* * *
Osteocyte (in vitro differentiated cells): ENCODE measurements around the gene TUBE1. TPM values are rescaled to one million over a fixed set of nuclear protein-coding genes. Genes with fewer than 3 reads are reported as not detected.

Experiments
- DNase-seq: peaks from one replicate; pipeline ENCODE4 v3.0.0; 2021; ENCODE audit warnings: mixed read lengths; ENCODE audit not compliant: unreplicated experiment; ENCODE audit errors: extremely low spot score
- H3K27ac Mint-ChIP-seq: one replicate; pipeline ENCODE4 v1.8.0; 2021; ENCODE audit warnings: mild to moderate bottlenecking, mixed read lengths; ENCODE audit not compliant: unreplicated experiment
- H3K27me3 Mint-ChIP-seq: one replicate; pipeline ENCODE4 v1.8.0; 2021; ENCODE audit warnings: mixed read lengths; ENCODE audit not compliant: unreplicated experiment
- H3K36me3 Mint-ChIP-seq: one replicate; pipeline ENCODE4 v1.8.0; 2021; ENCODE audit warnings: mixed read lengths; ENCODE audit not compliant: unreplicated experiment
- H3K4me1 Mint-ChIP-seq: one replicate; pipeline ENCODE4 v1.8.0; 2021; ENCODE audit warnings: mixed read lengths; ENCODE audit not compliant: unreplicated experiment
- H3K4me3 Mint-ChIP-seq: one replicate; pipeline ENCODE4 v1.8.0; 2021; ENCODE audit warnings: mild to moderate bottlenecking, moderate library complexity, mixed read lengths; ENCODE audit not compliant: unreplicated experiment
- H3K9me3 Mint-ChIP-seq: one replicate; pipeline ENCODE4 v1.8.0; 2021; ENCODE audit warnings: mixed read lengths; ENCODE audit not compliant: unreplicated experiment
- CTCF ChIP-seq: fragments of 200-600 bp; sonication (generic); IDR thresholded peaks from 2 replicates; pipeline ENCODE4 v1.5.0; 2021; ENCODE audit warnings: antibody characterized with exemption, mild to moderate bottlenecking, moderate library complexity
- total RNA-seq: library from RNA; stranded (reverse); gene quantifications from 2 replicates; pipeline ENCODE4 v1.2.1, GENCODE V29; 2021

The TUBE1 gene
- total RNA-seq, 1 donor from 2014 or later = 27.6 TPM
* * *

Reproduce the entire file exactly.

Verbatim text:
Osteocyte (in vitro differentiated cells): ENCODE measurements around the gene TUBE1. TPM values are rescaled to one million over a fixed set of nuclear protein-coding genes. Genes with fewer than 3 reads are reported as not detected.

Experiments
- DNase-seq: peaks from one replicate; pipeline ENCODE4 v3.0.0; 2021; ENCODE audit warnings: mixed read lengths; ENCODE audit not compliant: unreplicated experiment; ENCODE audit errors: extremely low spot score
- H3K27ac Mint-ChIP-seq: one replicate; pipeline ENCODE4 v1.8.0; 2021; ENCODE audit warnings: mild to moderate bottlenecking, mixed read lengths; ENCODE audit not compliant: unreplicated experiment
- H3K27me3 Mint-ChIP-seq: one replicate; pipeline ENCODE4 v1.8.0; 2021; ENCODE audit warnings: mixed read lengths; ENCODE audit not compliant: unreplicated experiment
- H3K36me3 Mint-ChIP-seq: one replicate; pipeline ENCODE4 v1.8.0; 2021; ENCODE audit warnings: mixed read lengths; ENCODE audit not compliant: unreplicated experiment
- H3K4me1 Mint-ChIP-seq: one replicate; pipeline ENCODE4 v1.8.0; 2021; ENCODE audit warnings: mixed read lengths; ENCODE audit not compliant: unreplicated experiment
- H3K4me3 Mint-ChIP-seq: one replicate; pipeline ENCODE4 v1.8.0; 2021; ENCODE audit warnings: mild to moderate bottlenecking, moderate library complexity, mixed read lengths; ENCODE audit not compliant: unreplicated experiment
- H3K9me3 Mint-ChIP-seq: one replicate; pipeline ENCODE4 v1.8.0; 2021; ENCODE audit warnings: mixed read lengths; ENCODE audit not compliant: unreplicated experiment
- CTCF ChIP-seq: fragments of 200-600 bp; sonication (generic); IDR thresholded peaks from 2 replicates; pipeline ENCODE4 v1.5.0; 2021; ENCODE audit warnings: antibody characterized with exemption, mild to moderate bottlenecking, moderate library complexity
- total RNA-seq: library from RNA; stranded (reverse); gene quantifications from 2 replicates; pipeline ENCODE4 v1.2.1, GENCODE V29; 2021

The TUBE1 gene
- total RNA-seq, 1 donor from 2014 or later = 27.6 TPM